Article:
5 Common Workout Mistakes and How to Fix Them

Brittany Risher
by Brittany Risher
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5 Common Workout Mistakes and How to Fix Them

Luckily most of us can tell the obvious things not to attempt at the gym — no matter what Instagram says. However, there are other, less egregious exercise mistakes many of us make and have no idea how bad they may be.

Here are four common workout blunders and how to fix them so you can stay safe and get the results you want.

Going from pushups to mountain climbers or squats to tuck jumps or lunges to switch jumps can help athletes train for endurance and explosive power. “But the majority of people won’t be as successful on the second exercise,” says Amy Dixon, Equinox’s director of group fitness programming.

In the case of pushups followed by mountain climbers, first you give everything you have and tax your wrists, core, shoulders, chest and arms. “Then you ask pretty much the same muscle groups and joints to align and fire again. This could lead to injuries,” Dixon explains.

FIX: Work different muscle groups, move in different planes of motion and mix up your movement patterns. Follow pushups or chest presses with a rowing movement, for example. If you’re moving in the sagittal plane (front-to-back), doing something like a reverse lunge with a biceps curl, add movement in the frontal plane (side-to-side) with skater squats.

Sometimes instructors simply say “grab a set of dumbbells” when you walk into a group class. If you don’t ask what you will be doing, you may grab something too light and end up doing deadlifts with 5 pounds or you could go too heavy and struggle to do overhead presses with 20 pounds.

FIX: Ask what exercises you will be doing and how long you’ll be doing them. If you’re doing movements that target bigger muscles and others that target smaller muscles, take more than one set of dumbbells. (But be considerate of your classmates and try not to take more than two sets.) If you find yourself flying through movements or having a hard time once class starts, don’t be shy — stop and get a more appropriate set of weights.

Combination exercises are great to get your heart rate up, build more muscle and increase coordination and proprioception. But, if your core isn’t strong and pliable, it could lead to injury. “Everything is dependent on what is happening in the middle of your body before you add any load,” Dixon explains. By engaging and warming up your core, you’ll add stability to your movements and ensure better form with lower injury risk.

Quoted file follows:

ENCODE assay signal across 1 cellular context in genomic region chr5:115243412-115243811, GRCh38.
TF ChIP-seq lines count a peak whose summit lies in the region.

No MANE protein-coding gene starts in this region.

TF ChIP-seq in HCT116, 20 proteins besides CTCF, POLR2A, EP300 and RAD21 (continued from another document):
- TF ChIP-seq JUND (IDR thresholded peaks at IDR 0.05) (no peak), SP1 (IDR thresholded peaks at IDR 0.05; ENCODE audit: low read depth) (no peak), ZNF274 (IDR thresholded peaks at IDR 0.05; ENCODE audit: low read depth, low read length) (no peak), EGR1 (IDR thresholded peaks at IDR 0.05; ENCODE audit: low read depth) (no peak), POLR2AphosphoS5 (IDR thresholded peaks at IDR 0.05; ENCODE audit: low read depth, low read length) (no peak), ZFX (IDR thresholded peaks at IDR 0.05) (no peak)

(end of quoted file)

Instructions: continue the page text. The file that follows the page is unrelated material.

FIX: Do core activation exercises, such as deadbugs and planks, before doing combination exercises. If you feel unstable doing a Romanian deadlift and bent-over row, stop, engage your core and establish a solid foundation first.

“HIIT, pump and spin classes are all awesome and torch hundreds of calories fast, but they should not be the only exercise you do,” says Mark Barroso, certified personal trainer and owner of Barrosofit. Although these classes improve muscular endurance, they don’t have much muscle-building work. “There comes a point of diminishing returns with muscular endurance workouts where being able to last longer won’t benefit you in shorter, more explosive activities like box jumps, barbell squats and overhead presses. You’ll need some muscle for those,” Barroso adds.

FIX: Do 1–2 muscle-building workouts a week. For each exercise, do 3–5 sets of 8–12 reps using 60–85% of your 1-rep-max weight. Barroso recommends supersets of exercises such as dumbbell bench presses and barbell bent-over rows, and front dumbbell raises and machine rear deltoid flies.

“Training on an unstable surface has incredible benefits. It amplifies all the work you’d do on a stable surface and really works your core and ankle stability,” says Dixon, who is on the development team for BOSU. But you’re actually only supposed to use a BOSU with the flat, black side on the ground, she adds. Most non-athletes who use it the other way are likely not using their full range of motion and also using less weight, she explains.

FIX: Flip it over and use it the right way, then use bigger movements (i.e., your full range of motion) and a weight that really challenges you. “You will stay safe and get to a fitness level you desire” without risk of injury, Dixon says.

About the Author

Brittany Risher
Brittany Risher

Brittany is a writer, editor and digital strategist specializing in health and lifestyle content. She loves experimenting with new vegan recipes and believes hummus is a food group. To stay sane from working too hard, she turns to yoga, strength training, meditation and scotch. Connect with her on TwitterInstagram, and Google+.


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